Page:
This Budget Ends The Liberal Age

This Budget Ends The Liberal Age

Share:Print this pageEmail to someoneShare on FacebookTweet about this on TwitterGoogle+Share on LinkedInPin on Pinterest

Maybe it’s time to acknowledge what in recent years has become obvious, and what was confirmed on budget night.

A unique period in Australia’s modern history is drawing to a close. For three decades both of the country’s major political parties held a commitment to policy reform based on the principles of economic liberalism.

It might be that in the future we’ll look back on these 30 years as an aberration of our political and economic history. Two-hundred years ago Australia was settled by Europeans as an inward-looking, statist colony. There’s every indication that’s a condition to which we’ll return.

Tony Abbott’s former chief of staff Peta Credlin said of the budget: “When they come to write the history of conservative governments in this country, the 2017-18 budget will be a defining moment. Last night, the Howard-Costello era ended.

“In its place, Malcolm Turnbull and Scott Morrison delivered a budget that owes more to the ghost of Labor leaders past than it does to Liberal fundamentals of debt reduction, prudent spending, lower taxes and smaller government.”

If in 2014 Tony Abbott had delivered a high-taxing, high-spending budget as the Coalition did this week, maybe he’d still be prime minister.

Credlin’s assessment as it applies to the Liberals is correct, but her point can be drawn even more broadly. On budget night it wasn’t just the Howard-Costello era that ended. The Hawke-Keating era ended too. Within minutes of Morrison revealing a new and arbitrary tax on the banks, the shadow treasurer Chris Bowen announced his support for it.

In truth, the burial rights for the heritage of Hawke and Keating were uttered by Kevin Rudd following the global financial crisis. In February 2009, in an essay in The Monthly, he repudiated “the triumph of neo-liberalism” and “free-market fundamentalism”. The ALP has been living in the shadow of Rudd’s pronouncement ever since.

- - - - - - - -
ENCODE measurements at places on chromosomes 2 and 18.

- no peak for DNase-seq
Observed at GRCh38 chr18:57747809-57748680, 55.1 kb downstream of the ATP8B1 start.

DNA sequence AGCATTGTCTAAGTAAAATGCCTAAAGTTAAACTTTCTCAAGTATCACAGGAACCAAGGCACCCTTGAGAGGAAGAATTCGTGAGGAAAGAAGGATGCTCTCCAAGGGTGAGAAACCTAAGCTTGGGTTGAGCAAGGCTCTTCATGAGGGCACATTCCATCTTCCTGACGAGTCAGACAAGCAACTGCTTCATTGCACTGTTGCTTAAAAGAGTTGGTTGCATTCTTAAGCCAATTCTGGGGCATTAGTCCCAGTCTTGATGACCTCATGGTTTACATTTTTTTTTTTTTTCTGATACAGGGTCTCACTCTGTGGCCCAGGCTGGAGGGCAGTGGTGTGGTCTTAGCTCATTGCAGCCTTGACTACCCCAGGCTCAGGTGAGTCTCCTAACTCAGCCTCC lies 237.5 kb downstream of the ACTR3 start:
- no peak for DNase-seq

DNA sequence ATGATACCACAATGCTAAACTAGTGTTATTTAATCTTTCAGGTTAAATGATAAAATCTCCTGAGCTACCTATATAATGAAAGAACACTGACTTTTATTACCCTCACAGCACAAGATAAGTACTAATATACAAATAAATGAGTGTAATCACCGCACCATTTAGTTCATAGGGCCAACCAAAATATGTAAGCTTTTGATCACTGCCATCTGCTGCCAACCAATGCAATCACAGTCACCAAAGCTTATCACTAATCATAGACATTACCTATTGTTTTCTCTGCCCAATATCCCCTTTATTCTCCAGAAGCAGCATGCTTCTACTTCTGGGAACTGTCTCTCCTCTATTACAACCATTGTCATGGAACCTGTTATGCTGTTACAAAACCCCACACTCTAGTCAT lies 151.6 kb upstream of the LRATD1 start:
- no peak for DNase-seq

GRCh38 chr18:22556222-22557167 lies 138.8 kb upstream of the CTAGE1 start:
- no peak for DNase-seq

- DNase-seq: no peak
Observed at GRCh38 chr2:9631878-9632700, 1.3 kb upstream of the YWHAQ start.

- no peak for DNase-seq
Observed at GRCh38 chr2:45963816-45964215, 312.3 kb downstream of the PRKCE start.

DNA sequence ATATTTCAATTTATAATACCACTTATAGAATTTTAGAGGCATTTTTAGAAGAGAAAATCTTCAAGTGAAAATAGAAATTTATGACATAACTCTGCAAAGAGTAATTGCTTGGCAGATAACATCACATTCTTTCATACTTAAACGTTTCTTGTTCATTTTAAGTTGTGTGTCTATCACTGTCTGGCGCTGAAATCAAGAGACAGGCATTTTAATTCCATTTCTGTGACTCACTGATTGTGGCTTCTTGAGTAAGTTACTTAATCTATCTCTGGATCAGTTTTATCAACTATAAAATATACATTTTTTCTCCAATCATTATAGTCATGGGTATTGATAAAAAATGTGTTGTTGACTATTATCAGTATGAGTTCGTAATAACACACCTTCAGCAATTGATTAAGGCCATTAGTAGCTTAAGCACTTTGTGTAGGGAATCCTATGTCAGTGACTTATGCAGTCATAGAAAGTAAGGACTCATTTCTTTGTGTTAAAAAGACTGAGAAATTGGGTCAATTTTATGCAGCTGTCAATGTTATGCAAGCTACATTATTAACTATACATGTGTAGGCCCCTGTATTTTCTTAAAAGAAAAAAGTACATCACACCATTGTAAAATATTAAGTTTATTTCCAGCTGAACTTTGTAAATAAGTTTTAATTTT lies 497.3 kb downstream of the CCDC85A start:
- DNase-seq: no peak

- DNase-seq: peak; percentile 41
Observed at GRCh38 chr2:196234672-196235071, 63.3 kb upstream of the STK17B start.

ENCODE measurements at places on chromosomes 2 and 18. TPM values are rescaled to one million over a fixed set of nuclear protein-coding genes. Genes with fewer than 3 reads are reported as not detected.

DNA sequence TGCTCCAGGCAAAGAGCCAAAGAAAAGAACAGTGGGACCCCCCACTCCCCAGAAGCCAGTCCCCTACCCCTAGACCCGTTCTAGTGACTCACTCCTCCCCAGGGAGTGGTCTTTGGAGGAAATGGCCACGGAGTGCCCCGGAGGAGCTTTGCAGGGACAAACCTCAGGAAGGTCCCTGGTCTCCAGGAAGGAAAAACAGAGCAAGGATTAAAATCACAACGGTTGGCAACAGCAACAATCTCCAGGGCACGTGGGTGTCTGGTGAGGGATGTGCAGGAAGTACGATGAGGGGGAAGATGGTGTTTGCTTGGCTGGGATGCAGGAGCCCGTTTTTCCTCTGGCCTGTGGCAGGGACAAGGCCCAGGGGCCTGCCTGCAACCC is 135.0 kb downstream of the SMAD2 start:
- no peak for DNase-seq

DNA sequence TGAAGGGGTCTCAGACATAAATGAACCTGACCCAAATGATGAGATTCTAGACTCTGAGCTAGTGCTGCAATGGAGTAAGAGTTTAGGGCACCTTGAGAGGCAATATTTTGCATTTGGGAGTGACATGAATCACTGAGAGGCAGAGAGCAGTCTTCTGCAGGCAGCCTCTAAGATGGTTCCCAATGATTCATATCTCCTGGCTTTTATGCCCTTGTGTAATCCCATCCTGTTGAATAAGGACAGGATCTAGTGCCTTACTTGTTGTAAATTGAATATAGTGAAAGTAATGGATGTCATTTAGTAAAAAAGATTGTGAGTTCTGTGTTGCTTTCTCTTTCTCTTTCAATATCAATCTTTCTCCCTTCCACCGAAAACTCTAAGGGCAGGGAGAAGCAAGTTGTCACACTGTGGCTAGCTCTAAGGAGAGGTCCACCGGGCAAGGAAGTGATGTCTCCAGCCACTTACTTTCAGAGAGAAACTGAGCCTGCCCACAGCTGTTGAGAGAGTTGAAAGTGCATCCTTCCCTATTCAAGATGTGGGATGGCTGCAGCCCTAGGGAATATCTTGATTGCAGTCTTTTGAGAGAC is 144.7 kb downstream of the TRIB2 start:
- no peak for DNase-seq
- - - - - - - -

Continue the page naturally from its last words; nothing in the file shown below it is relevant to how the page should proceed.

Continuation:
Rudd was typically overblown, but he wasn’t wrong. “From time to time in human history there occur events of a truly seismic significance, events that mark a turning point between one epoch and the next, when one orthodoxy is overthrown and another takes its place.”

The philosophical confusion of the Liberal Party was encapsulated by Morrison on Tuesday evening. He had said the budget wouldn’t “tickle the ears of the ideologues”. But the ideologues of the left would have been delighted at the Liberals’ super profits tax on the banks. Until this week, the only people talking about such a tax were the Greens.

Also on budget night the Liberals’ double standards were made apparent.

In February, when explaining why the Turnbull government could not abolish the Renewable Energy Target, the Treasurer said: “When you put in laws … if you put them in one day, and you change them the next day, what do you think people investing are going to do and thinking about the stability of government policy? That’s called sovereign risk.”

So if you’re running a wind farm, the Turnbull government won’t dare touch you. But if you’re running a bank, the Liberals will happily throw a metaphorical brick at you. If you’re a Liberal-voting retiree trying to live off your superannuation savings, the government will throw two bricks at you.

The claim that the 2017-18 budget is the way it is because of a recalcitrant Senate is a fig-leaf excuse hiding much bigger problems. And it is not just on government spending that the Liberal Party is abandoning its principles. The Turnbull government took a fortnight to decide its position on changes to penalty rates – and what that position is remains unclear. And both the Abbott and Turnbull governments took years to decide what they thought about freedom of speech.

For the Liberals, the end of the heritage of Howard and Costello is more recent than what happened to Labor – but more dramatic. The ALP wasn’t founded, for example, to defend the cause of free enterprise against big government – the Liberal Party was.

A typical member of the Labor Party doesn’t believe taxes should be as low as possible so individuals can be free to choose to spend their own money as they wish – the typical member of the Liberal Party does. Once upon a time a typical Liberal MP believed that too.

If you've enjoyed reading this article from the Institute of Public Affairs, please consider supporting us by becoming a member or making a donation. It is with your support that we are securing freedom for the future.
JOIN DONATE